…to disease, which is novel and unsettling in a era of advanced medicine that has allowed us to reasonably expect long lives.
It’s like going back a century, before antibiotics and a sophisticated understanding of disease, when you lived your life knowing that you were in a cosmic lottery–and that any moment an unexpected disease could take everything. That is of course still true today, but much, much, less likely than in previous eras.
Our first instinct in the current pandemic is to shut everything down and shelter for maximum protection. But it is hard to imagine humanity living like this for the next year or more in the absence of a vaccine or cure. So maybe, in and Age Of Pandemic, we will have to learn to live as our forbears lived: bravely and pursuing our goals while never really knowing how long we have.
Life will be less secure but perhaps more intense. Less predictable but perhaps more urgent. Lots of the less fortunate on the planet already live like this. Now everyone will.
Tiger King ain’t Blackfish in terms of inspiring audience activism. But thanks to Blackfish director Gabriela Cowperthwaite and the ALDF, celebrities are petitioning Congress for protections for big cats:
The reaction has not been the same for “Tiger King,” the Netflix docuseries about exotic cats displayed at roadside zoos. While the show has been wildly popular — the streaming company said that 34 million U.S. viewers watched it during its first 10 days of release — the majority of fans seem more interested in its eccentric human characters than its animal stars.
Gabriela Cowperthwaite, the director of “Blackfish,” would like to change that. So, along with the Animal Legal Defense Fund, she has authored a petition to Congress in support of a federal bill called the Big Cat Public Safety Act. The petition — which has been signed by celebrities like Joaquin Phoenix, Glenn Close, Olivia Wilde and Sarah Silverman — calls for an end to the private ownership of big cats and cub petting.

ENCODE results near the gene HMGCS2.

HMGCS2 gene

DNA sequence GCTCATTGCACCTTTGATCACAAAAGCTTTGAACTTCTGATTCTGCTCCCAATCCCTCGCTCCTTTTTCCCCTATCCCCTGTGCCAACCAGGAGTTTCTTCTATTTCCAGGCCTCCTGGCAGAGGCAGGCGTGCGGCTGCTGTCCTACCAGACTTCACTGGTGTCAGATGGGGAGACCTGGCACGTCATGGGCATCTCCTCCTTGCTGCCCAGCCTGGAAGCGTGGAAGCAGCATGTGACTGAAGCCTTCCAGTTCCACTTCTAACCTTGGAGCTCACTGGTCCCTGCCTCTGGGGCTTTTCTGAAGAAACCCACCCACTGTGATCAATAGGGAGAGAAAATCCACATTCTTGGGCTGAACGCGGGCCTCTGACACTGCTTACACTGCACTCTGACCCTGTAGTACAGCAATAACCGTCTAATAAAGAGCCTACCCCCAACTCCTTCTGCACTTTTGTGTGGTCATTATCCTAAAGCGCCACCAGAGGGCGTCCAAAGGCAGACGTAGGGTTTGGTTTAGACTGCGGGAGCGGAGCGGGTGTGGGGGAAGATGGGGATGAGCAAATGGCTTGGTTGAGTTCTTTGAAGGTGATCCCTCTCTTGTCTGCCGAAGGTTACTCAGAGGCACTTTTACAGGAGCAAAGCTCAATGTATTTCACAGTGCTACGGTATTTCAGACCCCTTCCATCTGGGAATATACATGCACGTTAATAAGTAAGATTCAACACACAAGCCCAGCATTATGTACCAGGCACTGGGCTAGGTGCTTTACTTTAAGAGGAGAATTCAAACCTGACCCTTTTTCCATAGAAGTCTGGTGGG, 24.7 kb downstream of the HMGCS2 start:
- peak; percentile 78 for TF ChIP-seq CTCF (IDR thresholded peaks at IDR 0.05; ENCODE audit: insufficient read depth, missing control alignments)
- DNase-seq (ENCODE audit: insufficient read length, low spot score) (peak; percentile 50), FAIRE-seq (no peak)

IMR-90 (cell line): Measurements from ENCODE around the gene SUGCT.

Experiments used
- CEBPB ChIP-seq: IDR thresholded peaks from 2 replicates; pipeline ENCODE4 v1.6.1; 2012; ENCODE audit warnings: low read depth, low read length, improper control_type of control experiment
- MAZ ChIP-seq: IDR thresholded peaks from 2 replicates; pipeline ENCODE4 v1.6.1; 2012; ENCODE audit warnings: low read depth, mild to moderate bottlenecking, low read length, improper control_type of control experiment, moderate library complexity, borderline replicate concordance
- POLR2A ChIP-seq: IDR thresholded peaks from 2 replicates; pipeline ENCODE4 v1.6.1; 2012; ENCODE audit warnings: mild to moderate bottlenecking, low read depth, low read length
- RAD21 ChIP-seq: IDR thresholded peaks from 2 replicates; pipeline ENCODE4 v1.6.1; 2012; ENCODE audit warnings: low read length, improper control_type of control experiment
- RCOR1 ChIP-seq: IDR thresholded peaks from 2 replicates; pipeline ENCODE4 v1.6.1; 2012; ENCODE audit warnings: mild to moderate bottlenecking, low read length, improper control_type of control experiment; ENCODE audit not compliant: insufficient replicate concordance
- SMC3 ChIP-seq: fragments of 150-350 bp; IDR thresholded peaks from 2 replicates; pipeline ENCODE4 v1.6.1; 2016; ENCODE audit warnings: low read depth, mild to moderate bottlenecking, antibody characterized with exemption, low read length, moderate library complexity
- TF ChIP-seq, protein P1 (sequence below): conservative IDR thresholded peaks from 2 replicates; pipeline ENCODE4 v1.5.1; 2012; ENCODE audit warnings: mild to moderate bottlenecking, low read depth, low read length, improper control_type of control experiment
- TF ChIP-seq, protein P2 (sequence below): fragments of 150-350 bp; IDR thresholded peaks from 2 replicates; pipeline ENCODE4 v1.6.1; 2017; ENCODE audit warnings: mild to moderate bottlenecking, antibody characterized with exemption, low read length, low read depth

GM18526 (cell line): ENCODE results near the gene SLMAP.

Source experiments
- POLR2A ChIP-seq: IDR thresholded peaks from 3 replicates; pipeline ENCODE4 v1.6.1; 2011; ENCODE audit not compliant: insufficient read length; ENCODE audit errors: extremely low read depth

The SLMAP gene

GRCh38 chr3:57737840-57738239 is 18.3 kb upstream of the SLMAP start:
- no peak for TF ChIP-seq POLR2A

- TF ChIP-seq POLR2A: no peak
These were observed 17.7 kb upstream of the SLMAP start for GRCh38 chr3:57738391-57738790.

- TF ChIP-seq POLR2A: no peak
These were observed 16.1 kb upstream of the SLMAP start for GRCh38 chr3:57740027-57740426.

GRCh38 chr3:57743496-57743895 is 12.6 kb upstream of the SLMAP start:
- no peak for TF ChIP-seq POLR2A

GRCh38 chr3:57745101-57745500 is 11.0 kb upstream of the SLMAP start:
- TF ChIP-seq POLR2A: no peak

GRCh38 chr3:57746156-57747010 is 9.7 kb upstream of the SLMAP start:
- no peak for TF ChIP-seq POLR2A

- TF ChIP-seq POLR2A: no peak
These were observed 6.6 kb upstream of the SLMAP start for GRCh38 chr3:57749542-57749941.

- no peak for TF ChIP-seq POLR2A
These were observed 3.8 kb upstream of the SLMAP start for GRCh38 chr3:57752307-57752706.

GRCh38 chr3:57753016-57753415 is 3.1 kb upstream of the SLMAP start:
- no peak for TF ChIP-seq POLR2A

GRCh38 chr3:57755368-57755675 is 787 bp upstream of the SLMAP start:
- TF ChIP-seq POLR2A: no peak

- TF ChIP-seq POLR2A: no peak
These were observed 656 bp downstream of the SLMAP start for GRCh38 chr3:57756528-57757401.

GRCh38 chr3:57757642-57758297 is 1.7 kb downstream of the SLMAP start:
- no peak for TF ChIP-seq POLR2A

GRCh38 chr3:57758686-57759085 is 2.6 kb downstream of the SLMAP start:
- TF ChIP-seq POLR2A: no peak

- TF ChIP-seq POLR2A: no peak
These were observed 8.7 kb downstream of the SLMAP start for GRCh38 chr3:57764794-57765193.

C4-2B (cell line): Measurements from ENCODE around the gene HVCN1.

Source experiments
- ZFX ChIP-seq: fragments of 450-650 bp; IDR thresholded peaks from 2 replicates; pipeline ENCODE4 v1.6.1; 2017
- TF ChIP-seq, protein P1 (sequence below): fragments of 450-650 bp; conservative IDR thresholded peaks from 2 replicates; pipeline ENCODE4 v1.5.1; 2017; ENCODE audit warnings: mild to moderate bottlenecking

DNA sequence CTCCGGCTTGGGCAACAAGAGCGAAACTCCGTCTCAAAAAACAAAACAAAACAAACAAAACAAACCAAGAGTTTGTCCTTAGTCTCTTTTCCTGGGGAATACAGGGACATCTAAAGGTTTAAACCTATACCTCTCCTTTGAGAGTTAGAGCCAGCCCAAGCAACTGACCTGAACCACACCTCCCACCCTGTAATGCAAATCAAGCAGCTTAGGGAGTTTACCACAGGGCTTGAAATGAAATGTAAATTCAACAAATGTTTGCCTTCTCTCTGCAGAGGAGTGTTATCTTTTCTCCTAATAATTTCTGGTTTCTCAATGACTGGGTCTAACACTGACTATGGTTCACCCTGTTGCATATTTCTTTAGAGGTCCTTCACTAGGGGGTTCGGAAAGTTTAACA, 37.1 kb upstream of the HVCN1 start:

“Once a documentary scores a passionate audience that has stumbled into this world they didn’t know about, you can pivot and give them a meaningful place to land,” said Cowperthwaite, who began thinking of how to get involved after an April 9 New York Times article declared “‘Tiger King’ Is Not ‘Blackfish’ for Big Cats.” “It’s not too late. The film snagged people’s attention. Now it’s about capitalizing on the passion and giving it an outlet, which I’m not sure is clear right now.”
Warms my heart. Go Gabriela…
Reduced ship traffic is yet one more way wildlife–marine mammals, especially whales in this case–is benefitting from the global pandemic lockdown:
“We have a generation of humpbacks that have never known a quiet ocean,” said Fournet, whose work has shown that the whales alter their calling behaviour in response to a noisy ocean.
Late April usually marks the beginning of the cruise ship season in south-east Alaska, with the boats docking at Vancouver before heading north. This year the health crisis has halted them.
“What we know about whales in south-east Alaska is that when it gets noisy they call less, and when boats go by they call less,” said Fournet.